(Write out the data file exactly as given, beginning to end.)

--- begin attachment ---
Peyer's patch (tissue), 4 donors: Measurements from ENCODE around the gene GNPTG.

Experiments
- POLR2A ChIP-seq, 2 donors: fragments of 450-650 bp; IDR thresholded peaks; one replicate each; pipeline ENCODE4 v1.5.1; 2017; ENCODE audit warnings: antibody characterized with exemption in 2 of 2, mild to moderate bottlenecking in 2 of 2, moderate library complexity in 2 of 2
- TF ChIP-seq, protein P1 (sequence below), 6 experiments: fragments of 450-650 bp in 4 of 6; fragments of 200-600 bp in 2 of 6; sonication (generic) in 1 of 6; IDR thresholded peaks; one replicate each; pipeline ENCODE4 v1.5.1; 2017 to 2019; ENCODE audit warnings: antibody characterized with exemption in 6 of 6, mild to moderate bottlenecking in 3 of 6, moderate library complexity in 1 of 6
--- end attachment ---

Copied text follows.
Peyer's patch (tissue), 4 donors: Measurements from ENCODE around the gene GNPTG.

Experiments
- POLR2A ChIP-seq, 2 donors: fragments of 450-650 bp; IDR thresholded peaks; one replicate each; pipeline ENCODE4 v1.5.1; 2017; ENCODE audit warnings: antibody characterized with exemption in 2 of 2, mild to moderate bottlenecking in 2 of 2, moderate library complexity in 2 of 2
- TF ChIP-seq, protein P1 (sequence below), 6 experiments: fragments of 450-650 bp in 4 of 6; fragments of 200-600 bp in 2 of 6; sonication (generic) in 1 of 6; IDR thresholded peaks; one replicate each; pipeline ENCODE4 v1.5.1; 2017 to 2019; ENCODE audit warnings: antibody characterized with exemption in 6 of 6, mild to moderate bottlenecking in 3 of 6, moderate library complexity in 1 of 6